The Ranch has built most of our programs and services on the need to help children, youth, and families that had fallen through cracks made by gaps in service. One of the programs created out of that philosophy is the Ehrlo Counselling Services which provides preventative and early intervention services to the community as well as counseling, training and consultation services to the community at large.

Saskatchewan Cognitive Disability Strategy Consultants, Denise Swallow and Ryan Labatt who work out of Ehrlo Counselling, engage in partnerships between federal government departments, provincial government ministries, health region programs, school divisions and numerous community agencies.  Their consultation mirrors the Ranch’s and works to reduce the gaps that many people with cognitive disabilities face. 

The strategy aims to enhance the knowledge and skills of families, service providers and the community in order to support people with cognitive disabilities experiencing significant behavioural and developmental challenges. It also provides a framework for supporting individuals with cognitive disabilities whose need is not being met through existing services or supports.

How does we define cognitive disability?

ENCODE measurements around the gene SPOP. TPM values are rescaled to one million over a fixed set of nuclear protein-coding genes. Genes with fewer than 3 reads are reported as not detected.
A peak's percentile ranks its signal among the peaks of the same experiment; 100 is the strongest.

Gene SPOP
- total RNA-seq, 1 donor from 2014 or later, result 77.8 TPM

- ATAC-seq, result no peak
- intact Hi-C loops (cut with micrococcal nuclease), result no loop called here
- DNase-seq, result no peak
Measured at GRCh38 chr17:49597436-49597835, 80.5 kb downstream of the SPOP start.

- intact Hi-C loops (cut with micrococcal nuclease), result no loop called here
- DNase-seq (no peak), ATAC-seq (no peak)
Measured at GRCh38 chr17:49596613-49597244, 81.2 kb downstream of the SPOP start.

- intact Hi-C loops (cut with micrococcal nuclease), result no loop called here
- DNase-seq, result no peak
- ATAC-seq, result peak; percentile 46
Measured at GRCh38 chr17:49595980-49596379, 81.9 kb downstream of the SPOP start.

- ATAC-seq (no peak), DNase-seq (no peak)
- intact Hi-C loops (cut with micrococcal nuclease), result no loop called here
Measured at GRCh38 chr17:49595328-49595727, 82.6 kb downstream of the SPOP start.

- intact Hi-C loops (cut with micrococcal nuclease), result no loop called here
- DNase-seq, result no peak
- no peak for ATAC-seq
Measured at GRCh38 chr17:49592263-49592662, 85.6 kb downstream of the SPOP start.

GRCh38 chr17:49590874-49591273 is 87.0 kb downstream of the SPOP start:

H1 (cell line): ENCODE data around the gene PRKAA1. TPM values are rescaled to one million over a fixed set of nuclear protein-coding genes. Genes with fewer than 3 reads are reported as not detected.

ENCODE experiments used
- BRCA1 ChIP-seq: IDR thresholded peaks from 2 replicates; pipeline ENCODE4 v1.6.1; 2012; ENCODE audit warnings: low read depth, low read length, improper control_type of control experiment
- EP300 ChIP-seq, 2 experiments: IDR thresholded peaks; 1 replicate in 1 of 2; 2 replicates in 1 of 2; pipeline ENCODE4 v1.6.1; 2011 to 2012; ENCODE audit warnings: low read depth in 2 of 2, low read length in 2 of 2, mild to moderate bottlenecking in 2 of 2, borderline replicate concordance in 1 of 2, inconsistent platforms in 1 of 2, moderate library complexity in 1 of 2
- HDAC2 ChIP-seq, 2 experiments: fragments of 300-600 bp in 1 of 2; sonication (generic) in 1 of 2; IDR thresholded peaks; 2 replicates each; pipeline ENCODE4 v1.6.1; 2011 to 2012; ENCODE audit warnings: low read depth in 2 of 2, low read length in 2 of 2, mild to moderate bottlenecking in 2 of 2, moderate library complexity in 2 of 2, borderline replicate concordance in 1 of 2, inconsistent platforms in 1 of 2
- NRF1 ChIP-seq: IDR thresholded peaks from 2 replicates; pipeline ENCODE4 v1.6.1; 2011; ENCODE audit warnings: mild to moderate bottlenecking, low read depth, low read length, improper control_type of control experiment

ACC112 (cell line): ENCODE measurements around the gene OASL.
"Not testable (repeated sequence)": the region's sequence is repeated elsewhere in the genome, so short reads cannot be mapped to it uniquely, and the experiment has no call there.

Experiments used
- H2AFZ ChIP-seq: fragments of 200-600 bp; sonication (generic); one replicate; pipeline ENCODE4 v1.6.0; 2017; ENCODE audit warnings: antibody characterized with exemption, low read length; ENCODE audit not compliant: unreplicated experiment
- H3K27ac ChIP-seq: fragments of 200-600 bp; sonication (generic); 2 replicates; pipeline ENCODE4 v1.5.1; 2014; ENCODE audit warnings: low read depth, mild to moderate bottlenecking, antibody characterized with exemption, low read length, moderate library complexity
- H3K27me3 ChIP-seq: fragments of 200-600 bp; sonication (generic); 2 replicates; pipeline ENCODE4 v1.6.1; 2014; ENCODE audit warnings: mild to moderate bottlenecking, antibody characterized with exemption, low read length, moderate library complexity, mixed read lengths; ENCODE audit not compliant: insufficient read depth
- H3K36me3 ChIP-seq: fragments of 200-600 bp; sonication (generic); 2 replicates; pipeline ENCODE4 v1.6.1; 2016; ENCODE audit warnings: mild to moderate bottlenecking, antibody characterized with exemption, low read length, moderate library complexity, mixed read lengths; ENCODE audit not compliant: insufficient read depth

• Significant limitations in learning and processing information. Individuals are limited in retaining knowledge, learning skills, making decisions, and communicating with others

  • Behaviour challenges, which result in limited interpersonal, social and emotional functioning

  • Developmental challenges which limit capacity to adapt to daily living in areas such as self-care, independence at home, in the community, at work or leisure

  • Limitations and impairments that are persistent and long-term

What does this strategy mean for people and their loved ones living with cognitive disabilities?

  • They may be eligible for funding to access services that you do not currently receive

  • For families, it may mean respite care or additional therapy services for your child

  • For adults, it may mean having someone to help with activities of daily living, such as keeping appointments, taking medications or grocery shopping

But what does this support actually look like?

  • A single parent now has access to a mentor who develops healthy family routines that minimize the risk of child welfare involvement

  • A client now has the support of an advocate to resolve their substandard housing situation

  • A client who does not read beyond a grade one level is no longer disadvantaged by this in not being able to access services

  • A family is able to address complex behaviors through comprehensive assessment & planning

These are just a few stories that illustrate what it means to reduce a gap.

Blog was written partially by Trudy Bosch with lots of help from Denise Swallow and Ryan Labatt.